30 November 2020
30 November 2020
Global Raspberry production continues to evolve at a rapid pace. The marketplace has undergone significant change in the past 20 years and is almost unrecognisable from the end of the previous millennium. The improvements have been in many places, such as growing systems, improved
yields, innovated distribution, new harvesting developments and not least of all, new varieties. The most fundamental change in raspberry varieties has been the dramatic shift from the general use of floricane types to primocane raspberries.
In the global fresh market for raspberries, primocane cultivars are now considered de rigueur. However, it is not as simple as planting a primocane plant in the spring, harvesting it in the autumn, cutting it down the following spring and harvesting again the subsequent autumn, and so on. Technical developments within raspberry varieties mean that many nurseries are now producing a range of different plant types. These include frozen roots, fresh plug plants, overwintered plug plants as well as a plethora of long cane types. Professional raspberry producers can use the varying plant types to ensure a prolonged season of high-quality berries, often of the same variety. High quality and younger raspberry plants have the associated benefit of producing larger berries. These then allow harvesting costs to be better controlled as well as delivering an improved eating experience to the consumer.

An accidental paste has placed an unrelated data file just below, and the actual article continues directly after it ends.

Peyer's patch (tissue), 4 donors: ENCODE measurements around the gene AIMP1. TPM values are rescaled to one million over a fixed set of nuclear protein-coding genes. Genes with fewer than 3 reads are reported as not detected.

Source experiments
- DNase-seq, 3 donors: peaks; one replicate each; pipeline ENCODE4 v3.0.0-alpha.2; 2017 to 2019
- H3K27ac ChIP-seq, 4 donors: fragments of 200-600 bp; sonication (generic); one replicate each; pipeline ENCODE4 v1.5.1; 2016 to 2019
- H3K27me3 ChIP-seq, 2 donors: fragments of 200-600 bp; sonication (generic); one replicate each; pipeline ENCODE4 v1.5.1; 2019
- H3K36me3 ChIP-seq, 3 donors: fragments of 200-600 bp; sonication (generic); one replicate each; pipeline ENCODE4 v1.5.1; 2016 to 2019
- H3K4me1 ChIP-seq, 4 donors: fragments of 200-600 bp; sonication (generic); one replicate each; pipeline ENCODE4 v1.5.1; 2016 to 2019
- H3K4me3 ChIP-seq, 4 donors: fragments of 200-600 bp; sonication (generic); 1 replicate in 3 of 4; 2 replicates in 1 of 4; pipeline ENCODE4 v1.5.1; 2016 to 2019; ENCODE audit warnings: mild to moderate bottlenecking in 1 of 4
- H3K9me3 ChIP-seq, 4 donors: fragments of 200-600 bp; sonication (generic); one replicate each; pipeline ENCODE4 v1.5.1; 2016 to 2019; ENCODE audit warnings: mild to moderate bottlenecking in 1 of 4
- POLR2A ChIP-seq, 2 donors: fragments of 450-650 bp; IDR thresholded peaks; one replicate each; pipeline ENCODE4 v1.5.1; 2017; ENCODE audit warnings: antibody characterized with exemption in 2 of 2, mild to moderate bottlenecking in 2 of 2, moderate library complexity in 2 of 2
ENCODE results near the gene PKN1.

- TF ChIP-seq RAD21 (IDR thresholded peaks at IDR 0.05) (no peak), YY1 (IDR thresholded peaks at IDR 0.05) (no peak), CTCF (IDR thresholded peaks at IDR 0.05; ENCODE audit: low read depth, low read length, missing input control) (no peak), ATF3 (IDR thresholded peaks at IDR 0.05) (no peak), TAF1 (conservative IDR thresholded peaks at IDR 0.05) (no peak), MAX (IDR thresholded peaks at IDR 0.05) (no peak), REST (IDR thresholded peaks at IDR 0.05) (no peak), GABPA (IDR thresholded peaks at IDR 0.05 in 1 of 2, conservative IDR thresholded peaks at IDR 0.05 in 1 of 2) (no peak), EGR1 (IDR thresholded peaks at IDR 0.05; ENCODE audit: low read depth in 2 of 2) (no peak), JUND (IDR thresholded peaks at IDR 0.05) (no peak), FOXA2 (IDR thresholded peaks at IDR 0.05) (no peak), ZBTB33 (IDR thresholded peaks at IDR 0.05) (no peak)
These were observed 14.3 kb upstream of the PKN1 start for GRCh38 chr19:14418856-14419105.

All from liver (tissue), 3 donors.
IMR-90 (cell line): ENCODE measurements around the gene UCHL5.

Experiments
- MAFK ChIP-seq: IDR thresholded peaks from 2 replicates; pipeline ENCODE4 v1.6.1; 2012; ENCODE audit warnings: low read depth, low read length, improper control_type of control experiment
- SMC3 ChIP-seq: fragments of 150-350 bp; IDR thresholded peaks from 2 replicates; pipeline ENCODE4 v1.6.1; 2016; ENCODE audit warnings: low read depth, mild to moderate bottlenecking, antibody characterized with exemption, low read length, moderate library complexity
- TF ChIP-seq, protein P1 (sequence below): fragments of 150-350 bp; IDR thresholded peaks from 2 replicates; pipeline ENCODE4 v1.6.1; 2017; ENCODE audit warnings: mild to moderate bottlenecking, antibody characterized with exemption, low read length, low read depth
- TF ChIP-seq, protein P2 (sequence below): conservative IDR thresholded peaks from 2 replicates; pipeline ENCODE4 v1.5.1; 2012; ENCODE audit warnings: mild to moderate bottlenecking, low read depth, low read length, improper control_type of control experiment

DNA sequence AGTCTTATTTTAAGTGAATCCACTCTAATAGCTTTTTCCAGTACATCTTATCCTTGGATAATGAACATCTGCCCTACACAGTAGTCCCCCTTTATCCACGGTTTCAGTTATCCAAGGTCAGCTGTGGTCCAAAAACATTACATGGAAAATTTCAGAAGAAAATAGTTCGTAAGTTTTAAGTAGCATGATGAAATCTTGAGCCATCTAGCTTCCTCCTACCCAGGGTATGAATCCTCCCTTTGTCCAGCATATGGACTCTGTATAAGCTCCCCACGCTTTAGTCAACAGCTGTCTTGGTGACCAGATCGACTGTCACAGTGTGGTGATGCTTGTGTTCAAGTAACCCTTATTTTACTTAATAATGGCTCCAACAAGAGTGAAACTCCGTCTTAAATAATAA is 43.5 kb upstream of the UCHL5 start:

One of the latest primocane raspberry developments is the variety Skye. Bred at the world-renowned James Hutton programme in Scotland, Skye raspberry is managed by Global Plant Genetics in a wide range of locations. The cultivar very much lends itself to plant manipulation and season extension due to its inherent physiology. It is a low-chill type and produces consistently high yields of large raspberries on both primocanes and floricanes. In addition, the fruit is firm in both of these cropping cycles.
Additional fruit quality attributes of Skye raspberry are that it has high levels of sweetness, with Brix values of 10.8 in replicated trials, coupled with low acidity. Fruiting laterals on the canes produce an average of 20-25 berries on each one with a large berry size. In order to maximise shipping potential and overall shelf life, the berries can easily be picked at the pink ripening stage. The growth habit of the variety is upright and straight in both nursery and fruiting environments. As a result, it is easy to manage its vigorous cane growth. This plant stature also means that the berries are well displayed, ensuring that it is a preferred variety of the harvest workers.
As the worldwide raspberry market develops even more rapidly in the coming years, the variety Skye is set to play an important role in terms of cultivar choice.
Stay tuned to Global Plant Genetics for the latest developments as well as subscribing to our YouTube channel